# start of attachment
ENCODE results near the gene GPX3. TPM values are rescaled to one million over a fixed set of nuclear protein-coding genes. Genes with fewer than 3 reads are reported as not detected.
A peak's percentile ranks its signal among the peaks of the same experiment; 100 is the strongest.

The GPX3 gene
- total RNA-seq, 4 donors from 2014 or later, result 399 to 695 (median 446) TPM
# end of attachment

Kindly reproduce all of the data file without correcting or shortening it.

ENCODE results near the gene GPX3. TPM values are rescaled to one million over a fixed set of nuclear protein-coding genes. Genes with fewer than 3 reads are reported as not detected.
A peak's percentile ranks its signal among the peaks of the same experiment; 100 is the strongest.

The GPX3 gene
- total RNA-seq, 4 donors from 2014 or later, result 399 to 695 (median 446) TPM